{Letter to Thomas Jefferson, January 23, 1825}”
John Adams, The Adams-Jefferson Letters: The Complete Correspondence Between Thomas Jefferson and Abigail and John Adams

Friedrich Nietzsche
“However modest one may be in one's demand for intellectual cleanliness, one cannot help feeling, when coming into contact with the New Testament, a kind of inexpressible discomfiture: for the unchecked impudence with which the least qualified want to raise their voice on the greatest problems, and even claim to be judges of things, surpasses all measure. The shameless levity with which the most intractable problems (life, world, God, purpose of life) are spoken of, as if they were not problems at all but simply things that these little bigots KNEW!”
Friedrich Nietzsche, The Will to Power

Charles Dickens
“The New Testament is the very best book that ever was or ever will be known in the world.”
Charles Dickens

Criss Jami
“God knew man would evolve. People think some of the Old Testament laws are absurd now because we live in a very different culture, a different time period. They had their problems and we have ours. God is constant but man is not, and he foreknew the ever-changing world his people would have to deal with; therefore, and if there is indeed an omniscient God, a Christ-like figure would be our only rational, possible connection to a constant, holy God throughout the evolution of culture and social law. The only answer that makes sense when it comes to relevance regarding religions and time periods is Christ, and the chances are slim that men could have invented it.”
Criss Jami, Killosophy

John Warwick Montgomery
“To be skeptical of the resultant text of the New Testament books is to allow all of classical antiquity to slip into obscurity, for no documents of the ancient period are as well attested bibliographically as the New Testament.”
John Warwick Montgomery, History and Christianity

“For in Christ Jesus you are all children of God through faith. As many of you as were baptized into Christ have clothed yourselves with Christ. There is no longer Jew or Greek, there is no longer slave or free, there is no longer male or female; for all of you are one in Christ Jesus.”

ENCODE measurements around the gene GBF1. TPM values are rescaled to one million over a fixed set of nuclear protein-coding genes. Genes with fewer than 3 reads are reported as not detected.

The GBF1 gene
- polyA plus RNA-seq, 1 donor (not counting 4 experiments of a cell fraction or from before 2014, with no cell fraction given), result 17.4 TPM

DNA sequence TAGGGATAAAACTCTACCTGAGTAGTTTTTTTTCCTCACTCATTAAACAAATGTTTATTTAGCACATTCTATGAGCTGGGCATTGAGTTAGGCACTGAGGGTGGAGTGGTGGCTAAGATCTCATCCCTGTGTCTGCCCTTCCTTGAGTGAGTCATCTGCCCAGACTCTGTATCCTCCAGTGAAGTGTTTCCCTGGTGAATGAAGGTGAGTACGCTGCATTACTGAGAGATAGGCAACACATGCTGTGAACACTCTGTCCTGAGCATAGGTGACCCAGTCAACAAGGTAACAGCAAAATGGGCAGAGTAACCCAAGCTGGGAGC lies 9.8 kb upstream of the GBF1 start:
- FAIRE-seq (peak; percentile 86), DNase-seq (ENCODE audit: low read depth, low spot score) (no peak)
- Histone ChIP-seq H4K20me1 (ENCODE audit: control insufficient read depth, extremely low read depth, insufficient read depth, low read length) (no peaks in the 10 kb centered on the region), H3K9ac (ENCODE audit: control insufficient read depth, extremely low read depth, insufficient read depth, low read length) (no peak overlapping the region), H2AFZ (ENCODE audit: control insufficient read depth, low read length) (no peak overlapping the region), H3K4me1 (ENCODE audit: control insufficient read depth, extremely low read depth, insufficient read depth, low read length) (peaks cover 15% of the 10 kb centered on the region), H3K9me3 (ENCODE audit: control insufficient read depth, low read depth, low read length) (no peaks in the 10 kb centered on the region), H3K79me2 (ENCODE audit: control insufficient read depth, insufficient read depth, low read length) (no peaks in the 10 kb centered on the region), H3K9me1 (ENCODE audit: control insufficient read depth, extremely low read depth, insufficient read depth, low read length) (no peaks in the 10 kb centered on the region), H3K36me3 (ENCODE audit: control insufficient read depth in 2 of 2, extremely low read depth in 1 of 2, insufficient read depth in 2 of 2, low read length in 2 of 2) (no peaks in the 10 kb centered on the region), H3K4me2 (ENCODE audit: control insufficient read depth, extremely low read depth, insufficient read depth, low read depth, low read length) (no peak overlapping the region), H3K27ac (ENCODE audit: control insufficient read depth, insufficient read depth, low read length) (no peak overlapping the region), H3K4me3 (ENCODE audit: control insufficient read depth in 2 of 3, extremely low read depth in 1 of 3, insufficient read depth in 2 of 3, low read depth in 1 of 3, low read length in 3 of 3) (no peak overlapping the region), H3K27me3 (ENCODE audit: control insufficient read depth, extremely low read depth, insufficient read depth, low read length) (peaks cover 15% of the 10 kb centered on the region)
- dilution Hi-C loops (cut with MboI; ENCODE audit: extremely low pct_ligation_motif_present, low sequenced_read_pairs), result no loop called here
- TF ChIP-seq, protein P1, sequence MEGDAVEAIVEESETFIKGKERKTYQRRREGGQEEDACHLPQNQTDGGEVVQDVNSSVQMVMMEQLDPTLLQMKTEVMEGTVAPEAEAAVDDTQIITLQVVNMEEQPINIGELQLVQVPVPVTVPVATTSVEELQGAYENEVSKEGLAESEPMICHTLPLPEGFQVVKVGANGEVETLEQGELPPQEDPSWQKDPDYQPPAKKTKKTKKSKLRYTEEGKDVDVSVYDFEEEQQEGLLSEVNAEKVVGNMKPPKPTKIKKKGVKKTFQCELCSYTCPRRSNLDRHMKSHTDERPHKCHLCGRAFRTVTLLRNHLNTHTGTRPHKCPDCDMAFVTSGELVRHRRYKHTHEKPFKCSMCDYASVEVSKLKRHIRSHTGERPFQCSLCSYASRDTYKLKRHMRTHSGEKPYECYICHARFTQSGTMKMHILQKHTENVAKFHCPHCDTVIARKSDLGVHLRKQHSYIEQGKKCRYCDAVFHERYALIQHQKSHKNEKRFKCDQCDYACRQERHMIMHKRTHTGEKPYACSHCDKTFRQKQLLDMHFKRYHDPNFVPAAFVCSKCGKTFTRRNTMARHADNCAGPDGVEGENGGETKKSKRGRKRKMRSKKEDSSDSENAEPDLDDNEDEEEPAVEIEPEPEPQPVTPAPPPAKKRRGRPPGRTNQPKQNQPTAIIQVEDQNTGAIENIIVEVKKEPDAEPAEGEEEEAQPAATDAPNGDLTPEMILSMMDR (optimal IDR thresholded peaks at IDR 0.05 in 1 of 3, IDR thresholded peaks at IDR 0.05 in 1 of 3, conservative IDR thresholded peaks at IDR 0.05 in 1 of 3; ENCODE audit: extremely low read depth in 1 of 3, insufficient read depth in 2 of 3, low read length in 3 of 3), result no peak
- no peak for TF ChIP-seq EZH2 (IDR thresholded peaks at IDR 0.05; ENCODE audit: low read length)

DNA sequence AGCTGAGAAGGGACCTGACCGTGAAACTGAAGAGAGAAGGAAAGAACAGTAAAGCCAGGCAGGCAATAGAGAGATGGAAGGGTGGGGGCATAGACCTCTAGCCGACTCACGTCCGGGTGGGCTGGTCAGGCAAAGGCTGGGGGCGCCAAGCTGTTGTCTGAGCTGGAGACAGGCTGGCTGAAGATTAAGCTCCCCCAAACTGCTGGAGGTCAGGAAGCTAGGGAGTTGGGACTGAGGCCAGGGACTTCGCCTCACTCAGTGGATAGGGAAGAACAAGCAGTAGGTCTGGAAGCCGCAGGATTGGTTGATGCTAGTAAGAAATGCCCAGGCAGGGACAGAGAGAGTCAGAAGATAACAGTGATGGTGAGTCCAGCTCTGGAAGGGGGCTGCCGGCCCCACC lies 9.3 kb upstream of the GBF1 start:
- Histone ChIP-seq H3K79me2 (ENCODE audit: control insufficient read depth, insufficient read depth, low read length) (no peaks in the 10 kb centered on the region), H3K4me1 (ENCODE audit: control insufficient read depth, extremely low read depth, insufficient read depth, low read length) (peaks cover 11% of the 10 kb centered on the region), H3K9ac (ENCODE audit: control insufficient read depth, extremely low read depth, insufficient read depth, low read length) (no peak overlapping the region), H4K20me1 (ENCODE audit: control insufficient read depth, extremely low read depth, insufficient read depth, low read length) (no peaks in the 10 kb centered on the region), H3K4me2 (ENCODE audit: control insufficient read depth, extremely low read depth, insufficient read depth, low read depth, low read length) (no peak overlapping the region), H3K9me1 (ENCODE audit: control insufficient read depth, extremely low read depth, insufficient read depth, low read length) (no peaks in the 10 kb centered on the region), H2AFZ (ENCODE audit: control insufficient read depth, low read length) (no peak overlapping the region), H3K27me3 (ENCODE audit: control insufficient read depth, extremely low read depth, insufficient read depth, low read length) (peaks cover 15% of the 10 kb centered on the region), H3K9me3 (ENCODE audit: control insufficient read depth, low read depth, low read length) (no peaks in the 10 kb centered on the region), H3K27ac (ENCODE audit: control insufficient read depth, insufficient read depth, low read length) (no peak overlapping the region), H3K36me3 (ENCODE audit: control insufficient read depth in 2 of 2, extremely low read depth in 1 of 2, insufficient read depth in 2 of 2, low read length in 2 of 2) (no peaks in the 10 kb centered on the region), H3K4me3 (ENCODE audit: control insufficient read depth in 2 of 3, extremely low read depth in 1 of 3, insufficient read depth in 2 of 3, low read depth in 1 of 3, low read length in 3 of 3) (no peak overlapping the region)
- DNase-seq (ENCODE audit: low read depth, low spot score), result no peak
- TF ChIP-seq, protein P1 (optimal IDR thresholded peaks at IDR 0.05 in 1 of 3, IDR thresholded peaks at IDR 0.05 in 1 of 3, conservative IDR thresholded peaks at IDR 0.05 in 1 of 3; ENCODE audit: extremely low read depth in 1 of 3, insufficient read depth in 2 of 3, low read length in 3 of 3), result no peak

“This Christian claim [of universal validity] is naturally offensive to the adherents of every other religious system. It is almost as offensive to modern man, brought up in the atmosphere of relativism, in which tolerance is regarded almost as the highest of the virtues. But we must not suppose that this claim to universal validity is something that can quietly be removed from the Gospel without changing it into something entirely different from what it is... Jesus' life, his method, and his message do not make sense, unless they are interpreted in the light of his own conviction that he was in fact the final and decisive word of God to men... For the human sickness there is one specific remedy, and this is it. There is no other.”
Stephen Neill, Christian Faith And Other Faiths; The Christian Dialogue With Other Religions

Georges Moustaki
Voilà c'que c'est, mon vieux Joseph
Que d'avoir pris la plus jolie
Parmi les filles de Galilée
Celle qu'on appelait Marie

Tu aurais pu, mon vieux Joseph
Prendre Sarah ou Déborah
Et rien ne serait arrivé
Mais tu as préféré Marie

Tu aurais pu, mon vieux Joseph
Rester chez toi, tailler ton bois
Plutôt que d'aller t'exiler
Et te cacher avec Marie

Tu aurais pu, mon vieux Joseph
Faire des petits avec Marie
Et leur apprendre ton métier
Comme ton père te l'avait appris

Pourquoi a-t-il fallu, Joseph
Que ton enfant, cet innocent
Ait eu ces étranges idées
Qui ont tant fait pleurer Marie

Parfois je pense à toi, Joseph
Mon pauvre ami, lorsque l'on rit
De toi qui n'avais demandé
Qu'à vivre heureux avec Marie”
Georges Moustaki

N.T. Wright
“Like the Hindu in Belfast who was asked whether he was a Catholic Hindu or a Protestant Hindu, those of us who follow this fresh reading of the New Testament want to say to our critics right and left, ‘Don’t imagine that because we don’t check all your fundamentalist boxes, we must be modernists, or that because we don’t check all your modernist boxes, we must be fundamentalists.”
N.T. Wright

Henry David Thoreau